Four easy steps to setting up a successful classroom management system.
Classroom management is the most crucial part of a well-oiled learning machine, but why is it so hard to master? You’re throwing 20 or more little bodies from 20 or more different backgrounds with different parents, home lives, and experiences all in one room! Of course there are going to be challenges! But with some preparation, you can have a more calm, nurturing environment in no time!
Set your classroom up for success
The layout and seating chart in your classroom makes a huge difference! I’ve taught in both primary and intermediate and those two layouts are going to be vastly different based on curriculum and classroom size.
Set up your classroom in a way that makes the most sense for you! I always start with my teacher table because I want to be able to see every child from my yoga ball seat while I am working with a small group. If you plan to use a “circle time” area, make sure you have the space for it. Decide if you like tables or desks better. Think about if flexible seating is something you think will work well for your teaching style. I used some flexible seating in kindergarten but my fourth grade class is entirely made up of flexible seating.
Think purposefully about what you will put on each bulletin board. Personally, I always dedicate at least one board to celebrating student work, one board to some type of academic or behavioral goal, and I use any remaining boards for my school’s requirements of posting standards and goals.
Have a place in mind for any behavior management materials. I put my rules front and center directly beneath my board where the children can see them from virtually any point in the room because I want them to be a constant reminder of my expectations!
Have a plan in place
Before you first day of school, think of your classroom rules. It is a good idea in elementary to have no more than 5. These are mine:
We are kind.
We follow directions.
We make safe choices.
We try our best.
These 4 rules cover every possible scenario and have worked well for me in primary and intermediate! Depending on your school environment and teaching style, you may want to tweak them here or there, but simple and clear is best when working with children!
Next, you will want to make a plan for how you will handle behaviors. Think out both individual and whole group behavior plans. For example, when I taught kindergarten, I had a color chart for individual behaviors. The children all started in the middle every day and could go up or down based on their choices. It was an easy way for each individual child to visually track his or her progress! In fourth grade, I use a digital “banking” system that you can get here. It’s a more mature way for the kiddos to see how they are doing.
As a class, in all grade levels, my kiddos have earned marbles or pom pom jars. Each time they got a compliment as a class from another teacher, they got to put an object in our jar. When they filled their compliment jar, they got a class reward, like a pajama day or no shoes in the classroom. You wouldn’t believe how excited kids of all ages are to walk around in their socks!
It’s always a good idea to collaborate with teammates so everyone is on the same page, especially if you are departmentalized! One little trick you can do as a team is have a desginated colored folder as a “cool down” folder. Every time a child goes to another teacher with that colored folder, that team member knows that the child simply needed a break.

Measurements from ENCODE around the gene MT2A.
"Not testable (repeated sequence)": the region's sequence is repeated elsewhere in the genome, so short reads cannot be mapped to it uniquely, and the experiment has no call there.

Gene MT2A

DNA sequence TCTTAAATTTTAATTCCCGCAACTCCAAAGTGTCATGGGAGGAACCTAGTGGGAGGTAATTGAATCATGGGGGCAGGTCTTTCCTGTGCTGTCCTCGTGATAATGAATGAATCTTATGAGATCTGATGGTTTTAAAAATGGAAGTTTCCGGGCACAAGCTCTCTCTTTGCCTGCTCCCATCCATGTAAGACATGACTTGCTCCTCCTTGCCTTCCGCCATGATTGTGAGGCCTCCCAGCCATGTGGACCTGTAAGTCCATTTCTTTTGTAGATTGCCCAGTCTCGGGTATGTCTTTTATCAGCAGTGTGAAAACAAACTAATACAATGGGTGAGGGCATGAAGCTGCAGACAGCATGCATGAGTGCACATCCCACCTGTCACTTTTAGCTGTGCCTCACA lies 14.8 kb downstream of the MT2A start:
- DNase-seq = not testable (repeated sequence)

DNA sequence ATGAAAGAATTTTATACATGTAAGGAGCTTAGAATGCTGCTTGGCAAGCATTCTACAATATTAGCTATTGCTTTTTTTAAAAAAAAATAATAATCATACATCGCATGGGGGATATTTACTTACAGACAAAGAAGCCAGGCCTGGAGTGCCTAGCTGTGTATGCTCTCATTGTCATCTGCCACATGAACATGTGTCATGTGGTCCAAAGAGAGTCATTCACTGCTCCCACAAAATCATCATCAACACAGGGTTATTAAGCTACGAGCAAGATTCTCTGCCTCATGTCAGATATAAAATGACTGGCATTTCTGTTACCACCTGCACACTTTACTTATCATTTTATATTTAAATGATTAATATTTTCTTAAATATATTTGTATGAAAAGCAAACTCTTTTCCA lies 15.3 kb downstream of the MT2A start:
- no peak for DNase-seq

You will also want to consider basic needs like how you expect students to ask to go to the restroom or get water. What will you do to get your class’s attention? How will students be expected to transition? These are all things that can make or break a smooth day in your classroom!
Know your kids
I can’t begin to tell you how often one of my college professors said this to us and after I first started teaching, I totally understood why! Each classroom has such a range of behaviors, even the best laid plans can go awry if you don’t know your students. Every class I have ever had included some children that didn’t need any motivation whatsoever, a majority of children that did consistently well with the established plan, with minor behaviors here and there, and still others that my principal calls “naught pickles” that need additional motivation on top of the general plan.
After setting up clear expectations for every child at the beginning of the year, find what works for each student and which children need an extra push. If you work in upper grades, asking the child’s former teacher is a great way to get the “411” on Billy John Joe!
And finally, be consistent! If you tell your primary students that if they touch a friend, they will get a warning and then they will have to go to timeout, or what I call “refocus time” for 5 minutes, follow through!
If Billy John keeps poking Anna May next to him, and you continue to give warnings without putting him in refocus, all he has learned is he can get away with poking Anna May without consequences. What we want him to learn is that it is okay to make a mistake occasionally, but after that, you expect him to improve his behavior or there will be consequences to his actions.
On the other hand, we also want the children to be aware that there are good consequences to their actions! Whether you do a treasure box or class store, allowing the children to use their rewards consistently, such as every Friday, teaches them that good choices lead to good rewards!
For any and all of my behavior strategies with attention songs, chants, behavior charts, behavior data tracking and more… click here to see my Behavior Management Kit on TpT!
And contact me @MyJunior Burgers to tell me your favorite classroom management tips and tricks!